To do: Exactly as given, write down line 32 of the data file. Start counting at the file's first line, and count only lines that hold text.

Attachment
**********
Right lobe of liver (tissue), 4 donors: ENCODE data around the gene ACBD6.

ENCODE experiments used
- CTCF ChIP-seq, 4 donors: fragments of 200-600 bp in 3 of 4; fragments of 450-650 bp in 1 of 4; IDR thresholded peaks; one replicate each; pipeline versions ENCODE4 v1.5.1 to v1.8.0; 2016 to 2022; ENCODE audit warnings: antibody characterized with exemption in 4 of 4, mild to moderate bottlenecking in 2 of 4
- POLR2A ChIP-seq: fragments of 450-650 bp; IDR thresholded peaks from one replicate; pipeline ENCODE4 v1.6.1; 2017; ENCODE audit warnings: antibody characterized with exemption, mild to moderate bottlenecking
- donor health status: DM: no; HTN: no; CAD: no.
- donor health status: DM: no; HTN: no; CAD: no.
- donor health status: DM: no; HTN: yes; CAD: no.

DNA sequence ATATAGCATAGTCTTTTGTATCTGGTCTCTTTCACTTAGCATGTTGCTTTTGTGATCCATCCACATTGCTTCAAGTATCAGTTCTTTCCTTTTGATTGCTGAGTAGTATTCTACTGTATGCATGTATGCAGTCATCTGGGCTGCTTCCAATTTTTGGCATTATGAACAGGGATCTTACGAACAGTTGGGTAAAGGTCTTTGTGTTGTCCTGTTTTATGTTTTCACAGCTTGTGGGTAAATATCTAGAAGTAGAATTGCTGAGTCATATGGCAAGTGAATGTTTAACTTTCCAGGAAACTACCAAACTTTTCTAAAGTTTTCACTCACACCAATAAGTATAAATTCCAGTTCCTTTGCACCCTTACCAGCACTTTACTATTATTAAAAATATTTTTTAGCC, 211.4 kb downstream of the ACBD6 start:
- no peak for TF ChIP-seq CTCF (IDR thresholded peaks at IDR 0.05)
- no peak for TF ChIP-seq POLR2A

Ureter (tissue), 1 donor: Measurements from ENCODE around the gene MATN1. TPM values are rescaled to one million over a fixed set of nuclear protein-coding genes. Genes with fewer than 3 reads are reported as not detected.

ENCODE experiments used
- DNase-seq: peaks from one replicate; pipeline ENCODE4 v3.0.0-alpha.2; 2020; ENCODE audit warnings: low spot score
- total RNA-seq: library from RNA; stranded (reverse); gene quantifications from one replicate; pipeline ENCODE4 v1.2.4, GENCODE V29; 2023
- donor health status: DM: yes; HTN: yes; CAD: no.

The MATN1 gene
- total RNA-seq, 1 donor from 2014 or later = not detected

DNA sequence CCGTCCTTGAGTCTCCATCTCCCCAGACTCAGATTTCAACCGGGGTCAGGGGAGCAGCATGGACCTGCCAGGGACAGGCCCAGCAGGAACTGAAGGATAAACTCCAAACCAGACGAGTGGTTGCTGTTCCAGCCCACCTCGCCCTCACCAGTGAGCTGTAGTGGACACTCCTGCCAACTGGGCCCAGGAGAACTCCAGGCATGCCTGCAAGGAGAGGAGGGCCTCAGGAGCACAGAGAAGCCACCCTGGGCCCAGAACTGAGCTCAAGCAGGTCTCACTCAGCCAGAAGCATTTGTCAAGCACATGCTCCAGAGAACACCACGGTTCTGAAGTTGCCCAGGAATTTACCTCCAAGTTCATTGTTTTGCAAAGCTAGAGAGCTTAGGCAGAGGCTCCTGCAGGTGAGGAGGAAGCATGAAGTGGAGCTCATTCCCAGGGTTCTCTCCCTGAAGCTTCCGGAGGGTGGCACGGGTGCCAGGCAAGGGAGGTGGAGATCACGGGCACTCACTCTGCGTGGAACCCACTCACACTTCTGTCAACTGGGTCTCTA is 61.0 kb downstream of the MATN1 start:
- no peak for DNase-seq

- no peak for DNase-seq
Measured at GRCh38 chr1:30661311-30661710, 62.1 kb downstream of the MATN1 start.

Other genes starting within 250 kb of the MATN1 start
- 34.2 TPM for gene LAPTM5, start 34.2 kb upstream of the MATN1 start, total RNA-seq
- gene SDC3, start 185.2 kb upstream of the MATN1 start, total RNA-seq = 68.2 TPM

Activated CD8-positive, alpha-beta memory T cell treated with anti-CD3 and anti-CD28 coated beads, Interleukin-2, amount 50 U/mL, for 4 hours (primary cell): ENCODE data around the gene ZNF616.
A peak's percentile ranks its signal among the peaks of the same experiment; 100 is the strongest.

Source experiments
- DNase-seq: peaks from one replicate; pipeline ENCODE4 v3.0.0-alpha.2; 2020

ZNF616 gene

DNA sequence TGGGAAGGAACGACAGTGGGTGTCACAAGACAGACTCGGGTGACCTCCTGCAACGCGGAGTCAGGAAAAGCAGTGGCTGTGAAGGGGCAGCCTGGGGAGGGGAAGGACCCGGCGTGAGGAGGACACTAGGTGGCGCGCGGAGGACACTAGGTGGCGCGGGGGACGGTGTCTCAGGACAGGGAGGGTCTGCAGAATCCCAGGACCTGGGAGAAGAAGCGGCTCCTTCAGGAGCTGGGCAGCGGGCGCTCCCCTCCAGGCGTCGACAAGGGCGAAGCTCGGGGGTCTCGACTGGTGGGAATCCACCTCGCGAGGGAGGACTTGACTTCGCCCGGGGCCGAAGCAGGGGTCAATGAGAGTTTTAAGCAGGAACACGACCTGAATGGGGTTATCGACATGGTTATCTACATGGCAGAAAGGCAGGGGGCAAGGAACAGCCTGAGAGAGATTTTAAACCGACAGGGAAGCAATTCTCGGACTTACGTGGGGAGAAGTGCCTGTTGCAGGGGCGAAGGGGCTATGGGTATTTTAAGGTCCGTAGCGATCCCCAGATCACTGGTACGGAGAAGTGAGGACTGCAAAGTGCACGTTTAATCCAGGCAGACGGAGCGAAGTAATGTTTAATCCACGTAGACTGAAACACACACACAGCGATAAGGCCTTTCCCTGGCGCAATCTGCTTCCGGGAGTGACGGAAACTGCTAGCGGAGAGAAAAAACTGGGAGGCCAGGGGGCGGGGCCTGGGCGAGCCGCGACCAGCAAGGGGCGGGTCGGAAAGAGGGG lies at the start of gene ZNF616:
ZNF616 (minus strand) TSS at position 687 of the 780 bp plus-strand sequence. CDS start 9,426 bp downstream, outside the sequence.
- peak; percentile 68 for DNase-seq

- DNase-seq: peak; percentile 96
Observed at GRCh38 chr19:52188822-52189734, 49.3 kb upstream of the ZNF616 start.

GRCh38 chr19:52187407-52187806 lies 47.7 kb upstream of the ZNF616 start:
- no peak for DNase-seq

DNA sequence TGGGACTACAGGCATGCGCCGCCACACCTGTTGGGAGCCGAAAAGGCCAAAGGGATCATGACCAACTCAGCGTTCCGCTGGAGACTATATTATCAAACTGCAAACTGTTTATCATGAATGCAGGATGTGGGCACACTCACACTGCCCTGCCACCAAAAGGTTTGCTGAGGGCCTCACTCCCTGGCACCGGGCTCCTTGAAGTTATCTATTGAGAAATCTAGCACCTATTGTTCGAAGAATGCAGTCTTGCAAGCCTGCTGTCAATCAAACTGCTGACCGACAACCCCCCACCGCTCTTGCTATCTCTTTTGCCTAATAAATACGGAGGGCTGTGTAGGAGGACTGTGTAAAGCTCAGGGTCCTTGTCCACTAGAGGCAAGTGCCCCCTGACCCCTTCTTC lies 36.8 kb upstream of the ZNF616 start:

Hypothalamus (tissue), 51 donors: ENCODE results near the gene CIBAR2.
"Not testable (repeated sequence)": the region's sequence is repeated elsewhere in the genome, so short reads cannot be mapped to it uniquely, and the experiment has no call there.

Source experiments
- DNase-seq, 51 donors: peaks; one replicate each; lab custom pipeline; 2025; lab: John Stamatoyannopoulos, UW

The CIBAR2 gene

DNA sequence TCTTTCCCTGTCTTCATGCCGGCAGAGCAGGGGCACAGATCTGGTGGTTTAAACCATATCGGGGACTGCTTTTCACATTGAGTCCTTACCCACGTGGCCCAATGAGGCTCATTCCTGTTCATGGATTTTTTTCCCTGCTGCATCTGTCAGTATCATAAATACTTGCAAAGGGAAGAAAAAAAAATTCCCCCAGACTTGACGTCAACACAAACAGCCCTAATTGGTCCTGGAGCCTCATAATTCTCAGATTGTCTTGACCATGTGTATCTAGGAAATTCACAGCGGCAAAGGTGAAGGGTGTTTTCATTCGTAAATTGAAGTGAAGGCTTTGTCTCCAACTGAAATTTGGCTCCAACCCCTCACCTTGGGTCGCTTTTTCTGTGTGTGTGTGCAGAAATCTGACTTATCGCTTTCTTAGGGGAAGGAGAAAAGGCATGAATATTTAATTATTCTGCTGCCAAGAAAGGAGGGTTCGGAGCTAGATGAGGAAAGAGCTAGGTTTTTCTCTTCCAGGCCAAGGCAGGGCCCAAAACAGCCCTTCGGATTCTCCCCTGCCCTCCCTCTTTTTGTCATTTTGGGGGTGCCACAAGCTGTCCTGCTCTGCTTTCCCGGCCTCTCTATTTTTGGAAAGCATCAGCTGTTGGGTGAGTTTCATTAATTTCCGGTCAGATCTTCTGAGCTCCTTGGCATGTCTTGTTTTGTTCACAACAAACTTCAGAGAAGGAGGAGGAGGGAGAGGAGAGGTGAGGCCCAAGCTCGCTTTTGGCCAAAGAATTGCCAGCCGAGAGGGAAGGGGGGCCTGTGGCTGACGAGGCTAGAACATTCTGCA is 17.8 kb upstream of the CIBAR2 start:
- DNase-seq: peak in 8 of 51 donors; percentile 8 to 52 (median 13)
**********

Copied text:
- peak; percentile 68 for DNase-seq